Nearly a thousand workers at Cedars-Sinai Medical Center went on a weeklong strike on Monday, demanding higher pay and better working conditions during negotiations for a union contract.
The previous three-year contract between Cedars-Sinai, a nonprofit healthcare organization, and Service Employees International Union-United Healthcare Workers West (SEIU-UHW) expired on March 31, and the next round of negotiations will take place on Tuesday.
SEIU-UHW spokesperson Renée Saldaña said workers are demanding an 8% wage increase during the first year of the new contract, followed by a 6% increase over the next two years, to beat record inflation in the U.S. . This is the first workers’ strike in Cedars-Sinai since 1979, Saldaña said, and the first called by the SEIU-UWH.
The union represents approximately 14% of Cedars-Sinai’s 14,000 employees, primarily those who work in maintenance, service and clinical support. SEIU-UHW said it gave management 10 days’ notice before going on strike, which is expected to end on Friday at 7pm.
Cedars-Sinai said the medical center will remain open and fully operational during the strike and that nurses, doctors and researchers are not members of the union.
In a statement Sunday, the center’s president and chief executive, Thomas M. Priselac, said management has been negotiating in good faith with the union “to reach a fair and mutually beneficial agreement for employees.”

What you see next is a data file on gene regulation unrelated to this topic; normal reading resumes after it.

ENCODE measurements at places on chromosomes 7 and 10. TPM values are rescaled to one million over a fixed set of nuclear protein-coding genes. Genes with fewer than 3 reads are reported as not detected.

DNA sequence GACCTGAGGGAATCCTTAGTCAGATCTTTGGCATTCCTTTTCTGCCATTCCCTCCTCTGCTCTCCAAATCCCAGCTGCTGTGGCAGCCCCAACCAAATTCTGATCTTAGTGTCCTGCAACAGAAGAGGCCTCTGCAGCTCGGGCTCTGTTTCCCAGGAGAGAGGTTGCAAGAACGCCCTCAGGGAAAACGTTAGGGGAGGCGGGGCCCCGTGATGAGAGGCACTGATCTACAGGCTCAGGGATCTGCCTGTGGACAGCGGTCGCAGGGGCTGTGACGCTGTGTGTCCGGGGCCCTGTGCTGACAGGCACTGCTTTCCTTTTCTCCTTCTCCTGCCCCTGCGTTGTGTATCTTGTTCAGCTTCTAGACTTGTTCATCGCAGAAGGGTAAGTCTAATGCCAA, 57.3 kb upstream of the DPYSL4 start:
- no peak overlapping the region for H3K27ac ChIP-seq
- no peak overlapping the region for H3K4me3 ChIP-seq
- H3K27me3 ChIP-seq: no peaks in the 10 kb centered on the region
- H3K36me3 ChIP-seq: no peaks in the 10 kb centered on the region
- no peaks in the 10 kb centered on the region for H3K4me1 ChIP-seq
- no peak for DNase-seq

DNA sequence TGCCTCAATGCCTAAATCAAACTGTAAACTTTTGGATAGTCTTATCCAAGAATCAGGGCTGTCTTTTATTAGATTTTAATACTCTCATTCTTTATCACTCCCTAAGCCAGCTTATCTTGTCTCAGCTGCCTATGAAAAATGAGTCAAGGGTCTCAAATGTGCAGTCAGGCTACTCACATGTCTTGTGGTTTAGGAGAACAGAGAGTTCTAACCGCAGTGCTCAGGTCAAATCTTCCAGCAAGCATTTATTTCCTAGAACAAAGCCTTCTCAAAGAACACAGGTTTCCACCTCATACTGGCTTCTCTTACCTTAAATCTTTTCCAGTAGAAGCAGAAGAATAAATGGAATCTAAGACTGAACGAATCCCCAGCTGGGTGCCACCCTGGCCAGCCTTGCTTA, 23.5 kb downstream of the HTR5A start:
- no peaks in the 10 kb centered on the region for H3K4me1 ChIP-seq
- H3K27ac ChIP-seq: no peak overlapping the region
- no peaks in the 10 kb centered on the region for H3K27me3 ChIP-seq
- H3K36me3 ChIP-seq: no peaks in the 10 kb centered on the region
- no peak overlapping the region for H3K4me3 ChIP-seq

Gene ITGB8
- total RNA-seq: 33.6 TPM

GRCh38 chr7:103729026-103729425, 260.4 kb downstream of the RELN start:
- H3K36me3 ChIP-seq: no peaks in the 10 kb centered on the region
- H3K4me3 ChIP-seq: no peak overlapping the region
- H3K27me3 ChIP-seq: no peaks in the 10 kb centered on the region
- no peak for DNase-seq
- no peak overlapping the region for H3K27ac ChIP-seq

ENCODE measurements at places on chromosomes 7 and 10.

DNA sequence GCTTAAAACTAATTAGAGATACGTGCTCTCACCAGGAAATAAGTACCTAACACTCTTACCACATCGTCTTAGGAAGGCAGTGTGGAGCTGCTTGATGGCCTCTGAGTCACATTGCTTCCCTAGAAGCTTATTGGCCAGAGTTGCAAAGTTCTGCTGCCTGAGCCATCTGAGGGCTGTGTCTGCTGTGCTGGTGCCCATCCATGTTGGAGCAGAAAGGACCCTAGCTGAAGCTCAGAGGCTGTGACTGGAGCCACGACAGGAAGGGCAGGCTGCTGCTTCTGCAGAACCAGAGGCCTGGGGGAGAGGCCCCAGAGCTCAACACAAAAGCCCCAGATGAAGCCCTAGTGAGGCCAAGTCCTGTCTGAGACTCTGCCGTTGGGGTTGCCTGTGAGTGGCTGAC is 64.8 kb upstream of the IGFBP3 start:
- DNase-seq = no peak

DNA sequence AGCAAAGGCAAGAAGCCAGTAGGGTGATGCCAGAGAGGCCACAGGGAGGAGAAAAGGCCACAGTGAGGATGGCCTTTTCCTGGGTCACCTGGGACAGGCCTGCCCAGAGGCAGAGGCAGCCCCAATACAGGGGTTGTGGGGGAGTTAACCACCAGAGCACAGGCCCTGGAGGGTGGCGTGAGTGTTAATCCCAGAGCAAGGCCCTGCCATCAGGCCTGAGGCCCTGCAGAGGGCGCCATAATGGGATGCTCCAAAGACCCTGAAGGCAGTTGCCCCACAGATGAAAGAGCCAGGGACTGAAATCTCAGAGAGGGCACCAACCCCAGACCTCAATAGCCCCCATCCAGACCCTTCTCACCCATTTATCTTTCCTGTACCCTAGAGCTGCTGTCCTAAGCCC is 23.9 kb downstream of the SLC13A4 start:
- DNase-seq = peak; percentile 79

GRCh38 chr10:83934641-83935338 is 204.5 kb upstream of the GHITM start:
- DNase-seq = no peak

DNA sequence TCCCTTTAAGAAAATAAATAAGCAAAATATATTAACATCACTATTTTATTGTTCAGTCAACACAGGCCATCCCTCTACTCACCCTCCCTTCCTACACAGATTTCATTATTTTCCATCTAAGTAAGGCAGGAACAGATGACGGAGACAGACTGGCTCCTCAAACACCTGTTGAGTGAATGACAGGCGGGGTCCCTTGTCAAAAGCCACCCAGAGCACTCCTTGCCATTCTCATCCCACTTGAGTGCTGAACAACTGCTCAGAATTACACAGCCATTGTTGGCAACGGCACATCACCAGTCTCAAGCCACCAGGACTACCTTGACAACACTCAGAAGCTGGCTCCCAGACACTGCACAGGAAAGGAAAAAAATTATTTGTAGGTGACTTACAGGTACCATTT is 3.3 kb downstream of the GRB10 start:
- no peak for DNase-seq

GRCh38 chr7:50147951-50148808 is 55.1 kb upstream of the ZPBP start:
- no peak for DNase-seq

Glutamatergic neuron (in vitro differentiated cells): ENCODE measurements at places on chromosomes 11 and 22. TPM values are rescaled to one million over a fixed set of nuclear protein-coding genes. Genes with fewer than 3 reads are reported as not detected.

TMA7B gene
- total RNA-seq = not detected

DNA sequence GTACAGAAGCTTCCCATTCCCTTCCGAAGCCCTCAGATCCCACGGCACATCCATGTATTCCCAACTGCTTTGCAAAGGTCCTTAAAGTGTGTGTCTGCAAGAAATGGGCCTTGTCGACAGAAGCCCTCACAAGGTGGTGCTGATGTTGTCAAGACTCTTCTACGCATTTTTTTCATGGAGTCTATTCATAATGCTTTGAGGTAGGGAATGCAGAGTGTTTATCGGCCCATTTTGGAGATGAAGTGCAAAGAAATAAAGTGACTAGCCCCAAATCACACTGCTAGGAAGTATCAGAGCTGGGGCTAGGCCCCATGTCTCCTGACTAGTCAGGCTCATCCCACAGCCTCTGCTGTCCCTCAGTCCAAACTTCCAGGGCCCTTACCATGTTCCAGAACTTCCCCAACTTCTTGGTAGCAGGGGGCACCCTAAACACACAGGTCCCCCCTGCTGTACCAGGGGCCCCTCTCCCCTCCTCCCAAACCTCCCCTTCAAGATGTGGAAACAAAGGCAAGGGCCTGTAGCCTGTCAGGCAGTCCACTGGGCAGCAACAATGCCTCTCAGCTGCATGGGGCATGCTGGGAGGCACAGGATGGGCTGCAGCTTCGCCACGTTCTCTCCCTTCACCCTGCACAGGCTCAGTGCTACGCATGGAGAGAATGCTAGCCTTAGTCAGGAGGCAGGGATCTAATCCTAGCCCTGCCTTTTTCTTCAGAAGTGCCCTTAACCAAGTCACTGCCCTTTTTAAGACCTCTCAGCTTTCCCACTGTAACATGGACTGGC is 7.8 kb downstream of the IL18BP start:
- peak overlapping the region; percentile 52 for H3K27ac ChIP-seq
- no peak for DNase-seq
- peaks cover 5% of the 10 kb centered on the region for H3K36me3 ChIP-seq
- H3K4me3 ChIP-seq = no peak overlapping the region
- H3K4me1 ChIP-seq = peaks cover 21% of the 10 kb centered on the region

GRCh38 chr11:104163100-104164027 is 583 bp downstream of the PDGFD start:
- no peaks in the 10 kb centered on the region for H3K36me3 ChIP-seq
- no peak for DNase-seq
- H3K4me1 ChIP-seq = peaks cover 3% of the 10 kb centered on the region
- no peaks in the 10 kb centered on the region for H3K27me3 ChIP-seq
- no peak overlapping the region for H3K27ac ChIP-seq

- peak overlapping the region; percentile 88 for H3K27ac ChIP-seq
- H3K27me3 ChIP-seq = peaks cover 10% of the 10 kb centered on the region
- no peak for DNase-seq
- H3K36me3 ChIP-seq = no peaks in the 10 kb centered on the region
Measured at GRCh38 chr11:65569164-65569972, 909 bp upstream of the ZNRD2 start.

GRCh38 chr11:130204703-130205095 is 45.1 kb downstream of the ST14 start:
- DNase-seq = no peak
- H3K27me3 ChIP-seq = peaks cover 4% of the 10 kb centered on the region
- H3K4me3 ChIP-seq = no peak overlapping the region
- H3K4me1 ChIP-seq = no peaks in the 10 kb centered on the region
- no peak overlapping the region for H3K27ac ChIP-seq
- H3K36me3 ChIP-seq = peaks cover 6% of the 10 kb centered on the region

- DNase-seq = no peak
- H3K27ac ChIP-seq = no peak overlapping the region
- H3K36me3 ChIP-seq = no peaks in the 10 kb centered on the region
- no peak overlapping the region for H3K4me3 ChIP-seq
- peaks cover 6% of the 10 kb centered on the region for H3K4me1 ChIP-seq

Healthcare workers from other Southern California facilities, including Kaiser Permanente and USC Norris Comprehensive Cancer Center, have protested what they believe are low wages and dangerous working conditions amid a two-year pandemic that has increased daily risk. and the stress hospital workers face at work.
Now, inflation and soaring prices are hitting households and increasing the pressure.
“I’ve made a lot of sacrifices since day one, when my unit was converted to a COVID ward,” said Yudis Cruz, 61, a Cedars-Sinai clinical partner.
Cruz said he saw colleagues die and colleagues lost loved ones they had infected with COVID-19. “My son was infected with COVID while working in the hospital,” Cruz said. “We deserve respect, recognition and fair wages to keep up with today’s high cost of living.”
Jose Sanchez, a primary transporter responsible for moving patients and supplies in and through the medical center, said his sister, who also works in Cedars-Sinai, now takes a bus to work rather than her usual one. driving because gasoline prices are too high.
“It’s sad given our wage levels, which are lower than what supermarket workers earn,” Sanchez said.
The union and the hospital management have not reached an agreement on a salary increase formula. Each party accuses the other of not negotiating in good faith.
Priselac said Cedars-Sinai offered 16% salary increases for the duration of the three-year contract, starting immediately, and that the union broke off negotiations over the weekend without responding to management’s latest offer.
Union representative Esmie Grubbs said the 16% increase would not apply to all workers and that most would get a much lower wage increase according to the formula proposed by management.
The union said in a statement last month that hospital workers are asking their employer to stop engaging in unfair labor practices and bargain in good faith.